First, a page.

Scorn to take the crumbs they drop us;
All is ours by right!
Onward, men, all hell can't stop us;
Crush the parasites!
— Trekker's protest song
The Great Depression of the 1930s brought drought, unemployment, and poverty to the West, and the token wages from the government's "make work" projects only fanned the flames of unrest. In 1935, this unrest took on a purpose: to march on Ottawa and demand a solution from Prime Minister R. B. Bennett. Thus was born the On-to-Ottawa trek, which culminated in the Regina Riot, where the protesters and RCMP clashed in one of Canada's most significant historic events.
All Hell Can't Stop Us:The On-to-Ottawa Trek and Regina Riot is noted historian Bill Waiser's detailed retelling of one of the seminal moments in Canadian history. This new, balanced history is based on a number of new sources that have only become available in the last few decades, including previously closed RCMP records, Regina City police records (now available through the Access to Information and Privacy Division) and the papers of John Gregory (Jack) King, one of the leading figures in the Regina Citizen's Emergency Committee. Other primary sources consulted were the records of the Regina Riot Inquiry Commission and trial transcripts for those charged with rioting or related offenses - most of these records had never been consulted since they were filed in 1936.
In April 1935, many young unemployed single men left work camps in British Columbia where they often laboured six and a half days a week for 20 cents a day. They congregated and organized in the city of Vancouver led by Arthur "Slim" Evans. After two months of unsuccessful struggle for union wages, they decided to take their case direct to Ottawa and the Prime Minister. Their journey came to be known as the On-to-Ottawa Trek. They left Vancouver on June 3. "Riding the rod" (on and in railway freight cars) across mountains and prairie they reached Regina, still only half way to Ottawa. Here they were stopped by the RCMP on orders from Bennett in Ottawa, and a month later, on Dominion Day (July 1) the Regina Riot ended the trek, when police ill advisedly tried to round up the group leaders during a peaceful protest march.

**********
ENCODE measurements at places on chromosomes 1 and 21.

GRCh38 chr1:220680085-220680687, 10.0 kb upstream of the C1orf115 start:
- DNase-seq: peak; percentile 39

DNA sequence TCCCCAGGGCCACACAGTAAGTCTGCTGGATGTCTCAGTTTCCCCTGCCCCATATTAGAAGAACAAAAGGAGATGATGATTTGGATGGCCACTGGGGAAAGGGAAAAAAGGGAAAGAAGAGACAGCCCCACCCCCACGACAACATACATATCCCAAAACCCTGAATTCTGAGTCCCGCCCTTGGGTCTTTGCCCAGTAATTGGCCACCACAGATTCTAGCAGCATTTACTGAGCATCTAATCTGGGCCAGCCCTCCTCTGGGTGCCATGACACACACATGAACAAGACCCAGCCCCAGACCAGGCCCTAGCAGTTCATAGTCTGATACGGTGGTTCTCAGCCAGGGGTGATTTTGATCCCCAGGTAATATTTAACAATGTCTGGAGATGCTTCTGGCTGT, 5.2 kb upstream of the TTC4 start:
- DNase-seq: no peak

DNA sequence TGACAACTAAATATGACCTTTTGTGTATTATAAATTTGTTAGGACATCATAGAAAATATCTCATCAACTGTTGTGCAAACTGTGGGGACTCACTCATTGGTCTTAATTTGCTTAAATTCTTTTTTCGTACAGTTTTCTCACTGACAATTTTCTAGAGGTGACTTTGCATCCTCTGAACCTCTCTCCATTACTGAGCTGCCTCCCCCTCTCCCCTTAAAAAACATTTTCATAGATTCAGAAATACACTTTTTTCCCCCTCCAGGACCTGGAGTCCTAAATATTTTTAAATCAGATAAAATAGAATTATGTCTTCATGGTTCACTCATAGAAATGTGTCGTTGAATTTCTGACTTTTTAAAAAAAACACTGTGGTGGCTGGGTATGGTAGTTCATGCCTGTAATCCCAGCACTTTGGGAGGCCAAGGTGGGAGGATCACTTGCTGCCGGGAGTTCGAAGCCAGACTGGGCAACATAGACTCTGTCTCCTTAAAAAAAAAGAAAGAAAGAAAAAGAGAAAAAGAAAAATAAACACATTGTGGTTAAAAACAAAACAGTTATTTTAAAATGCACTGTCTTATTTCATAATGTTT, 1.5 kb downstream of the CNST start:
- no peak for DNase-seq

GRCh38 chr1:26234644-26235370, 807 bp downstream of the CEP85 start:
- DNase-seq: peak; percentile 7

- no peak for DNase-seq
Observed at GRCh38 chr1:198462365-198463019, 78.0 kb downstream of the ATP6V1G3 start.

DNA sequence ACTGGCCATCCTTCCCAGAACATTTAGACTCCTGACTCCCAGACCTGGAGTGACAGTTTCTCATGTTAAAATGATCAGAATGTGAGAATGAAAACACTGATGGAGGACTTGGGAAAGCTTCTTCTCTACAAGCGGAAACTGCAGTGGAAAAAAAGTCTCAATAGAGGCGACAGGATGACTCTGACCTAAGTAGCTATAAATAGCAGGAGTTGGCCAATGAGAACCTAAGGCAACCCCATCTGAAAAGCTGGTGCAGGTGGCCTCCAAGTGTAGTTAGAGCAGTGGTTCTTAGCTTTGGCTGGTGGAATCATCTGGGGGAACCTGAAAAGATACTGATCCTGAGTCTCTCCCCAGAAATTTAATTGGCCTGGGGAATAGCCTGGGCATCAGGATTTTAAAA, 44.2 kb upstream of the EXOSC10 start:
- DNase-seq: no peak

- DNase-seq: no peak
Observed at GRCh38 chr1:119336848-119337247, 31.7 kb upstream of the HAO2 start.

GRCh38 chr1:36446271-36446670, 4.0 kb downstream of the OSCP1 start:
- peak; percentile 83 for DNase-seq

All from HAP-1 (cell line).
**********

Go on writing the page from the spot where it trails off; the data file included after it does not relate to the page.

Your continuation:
The official toll of the encounter was one dead, dozens injured, and over 100 people arrested, but Waiser has uncovered evidence that these statistics don't tell the whole story. In the course of research for All Hell Can't Stop Us he not only discovered nine previously unpublished sketches of the scene of the riot, but also found references to a second man, Nicholas (Nick) Shaack, who died as a result of blows inflicted by the RCMP - a death that was never recorded or investigated by the RCMP. A death that strengthens arguments of unwarranted RCMP brutality that night.
While the trek was suppressed, its ideals were not lost. The trek and the riot captured the hearts and minds of Canadians who sympathized with the hopes and dreams of the men involved. It came to epitomize all that was wrong with the federal government's handling of the single homeless unemployed during the depression. In the federal election a few months later, the Conservative government went down to resounding defeat. The new Liberal government felt compelled to abolish the camps, and further reforms established much of the social system we enjoy today.